Your patients may express frustration to you about their spectacles. They could be adjusting to life with their first pair, or they could be adjusting to the twentieth new prescription they have had since they were six years old. Either way, they may have plenty of complaints about the litany of nuisances associated with them.
It’s undeniable that living with prescription spectacles can be difficult at times. Their struggle with their eyeglasses may lead them to think they are dealing with problems most other people don’t experience. As their eye care professional, you have the knowledge and resources to show them that isn’t the case. For example, you could inform them that, according to a 2014 PPG Eyewear Survey, the majority of people who rely on their spectacles for everyday tasks wear them for at least 80% of their day.
This survey shows that 59% of respondents wear their spectacles for at least 80% of their day, and 53% of respondents cannot complete everyday tasks without them. If your patients are worried about the minor inconveniences associated with corrective eyewear, you should try to reframe the issue as a matter of daily importance for them.
Your patients owe it to themselves to make the most of their eye care. Their frustrations with their eyewear experience, whether from social annoyances or quality issues with their spectacles, come second to their ability to see clearly. They should treat their spectacles as an investment in their vision, the safety of themselves and those around them, and their individual sense of style.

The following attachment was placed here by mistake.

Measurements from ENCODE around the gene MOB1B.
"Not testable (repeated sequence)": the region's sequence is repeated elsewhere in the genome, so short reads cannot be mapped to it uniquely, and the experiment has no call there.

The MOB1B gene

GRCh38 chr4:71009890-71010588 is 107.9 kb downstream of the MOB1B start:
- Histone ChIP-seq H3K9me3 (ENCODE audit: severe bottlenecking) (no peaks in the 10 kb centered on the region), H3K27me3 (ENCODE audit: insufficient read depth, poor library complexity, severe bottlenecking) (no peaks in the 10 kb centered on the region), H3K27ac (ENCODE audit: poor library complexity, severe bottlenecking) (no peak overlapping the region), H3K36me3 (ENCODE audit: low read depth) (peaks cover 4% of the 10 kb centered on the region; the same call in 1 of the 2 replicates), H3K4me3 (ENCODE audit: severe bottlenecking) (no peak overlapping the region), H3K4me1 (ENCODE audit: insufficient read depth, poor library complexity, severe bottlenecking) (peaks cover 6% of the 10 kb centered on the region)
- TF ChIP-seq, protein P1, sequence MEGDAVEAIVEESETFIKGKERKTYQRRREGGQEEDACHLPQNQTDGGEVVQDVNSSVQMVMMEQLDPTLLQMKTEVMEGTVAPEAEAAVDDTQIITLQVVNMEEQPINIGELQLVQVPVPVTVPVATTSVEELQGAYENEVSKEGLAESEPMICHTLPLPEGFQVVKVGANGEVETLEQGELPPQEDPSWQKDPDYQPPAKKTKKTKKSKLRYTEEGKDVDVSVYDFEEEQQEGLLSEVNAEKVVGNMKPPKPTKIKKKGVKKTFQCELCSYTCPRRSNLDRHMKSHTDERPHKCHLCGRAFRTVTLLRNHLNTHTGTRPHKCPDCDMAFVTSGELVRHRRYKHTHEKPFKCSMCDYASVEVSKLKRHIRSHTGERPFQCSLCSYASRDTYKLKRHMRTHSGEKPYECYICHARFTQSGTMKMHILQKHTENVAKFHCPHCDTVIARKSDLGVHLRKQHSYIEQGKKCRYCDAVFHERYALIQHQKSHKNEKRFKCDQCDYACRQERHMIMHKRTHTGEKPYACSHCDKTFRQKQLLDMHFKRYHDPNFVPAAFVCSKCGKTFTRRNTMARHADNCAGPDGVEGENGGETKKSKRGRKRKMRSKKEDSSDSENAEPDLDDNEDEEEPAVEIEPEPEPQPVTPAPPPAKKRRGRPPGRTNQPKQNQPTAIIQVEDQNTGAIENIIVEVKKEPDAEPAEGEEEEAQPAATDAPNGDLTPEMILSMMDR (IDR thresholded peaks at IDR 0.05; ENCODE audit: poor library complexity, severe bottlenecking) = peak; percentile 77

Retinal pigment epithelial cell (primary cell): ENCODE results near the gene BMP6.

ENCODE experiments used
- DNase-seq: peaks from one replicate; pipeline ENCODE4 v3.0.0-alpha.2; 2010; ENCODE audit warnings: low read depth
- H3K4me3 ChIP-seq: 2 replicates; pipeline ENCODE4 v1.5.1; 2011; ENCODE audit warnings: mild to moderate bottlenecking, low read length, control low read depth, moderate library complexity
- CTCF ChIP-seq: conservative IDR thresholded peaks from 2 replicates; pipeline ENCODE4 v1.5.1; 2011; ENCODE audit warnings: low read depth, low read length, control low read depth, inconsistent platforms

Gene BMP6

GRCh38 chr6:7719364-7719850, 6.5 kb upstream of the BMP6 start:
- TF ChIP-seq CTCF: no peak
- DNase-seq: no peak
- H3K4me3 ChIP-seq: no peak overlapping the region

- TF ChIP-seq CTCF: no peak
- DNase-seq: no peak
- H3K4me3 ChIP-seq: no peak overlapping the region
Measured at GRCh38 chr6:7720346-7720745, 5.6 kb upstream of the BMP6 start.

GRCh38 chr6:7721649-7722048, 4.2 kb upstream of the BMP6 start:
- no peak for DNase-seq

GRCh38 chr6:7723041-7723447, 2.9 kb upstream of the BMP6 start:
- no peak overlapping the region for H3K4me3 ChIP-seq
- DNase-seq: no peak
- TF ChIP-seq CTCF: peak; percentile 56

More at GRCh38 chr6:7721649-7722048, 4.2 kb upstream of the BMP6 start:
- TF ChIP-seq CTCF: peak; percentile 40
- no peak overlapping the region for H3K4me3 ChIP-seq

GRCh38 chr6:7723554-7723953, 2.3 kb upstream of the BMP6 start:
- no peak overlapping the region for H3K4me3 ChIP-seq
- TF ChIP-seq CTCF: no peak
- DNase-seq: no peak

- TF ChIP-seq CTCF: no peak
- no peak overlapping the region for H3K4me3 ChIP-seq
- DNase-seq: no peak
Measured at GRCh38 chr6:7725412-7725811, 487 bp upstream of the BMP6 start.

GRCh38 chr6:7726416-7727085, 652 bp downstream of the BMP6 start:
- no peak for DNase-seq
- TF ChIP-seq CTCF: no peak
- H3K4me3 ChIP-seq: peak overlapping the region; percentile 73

Unfortunately, some of your patients may let their frustrations get the best of them. They may think it’s in their best interest to see you for an exam, get their prescription, and leave to order their spectacles online. If they are doing this, they are potentially missing out on important information that could improve their eye care experience.
As their eye care professional, you have an opportunity to turn this frustration into an improvement. Provide these patients with the caring service they need, addressing their questions and worries. Try to save their style and social concerns for after the discussion of their lenses, but do not be dismissive. Engage them on a deeper level than just their prescription. This will help you build trust, which will help them embrace the importance of your advice.
Wearing spectacles may be annoying at times, but it can be the best vision correction option for many of your patients. Take the time to listen to their specific needs and what they value in their spectacles, and then recommend Trivex lens material – a lens material that is designed to meet or exceed their expectations..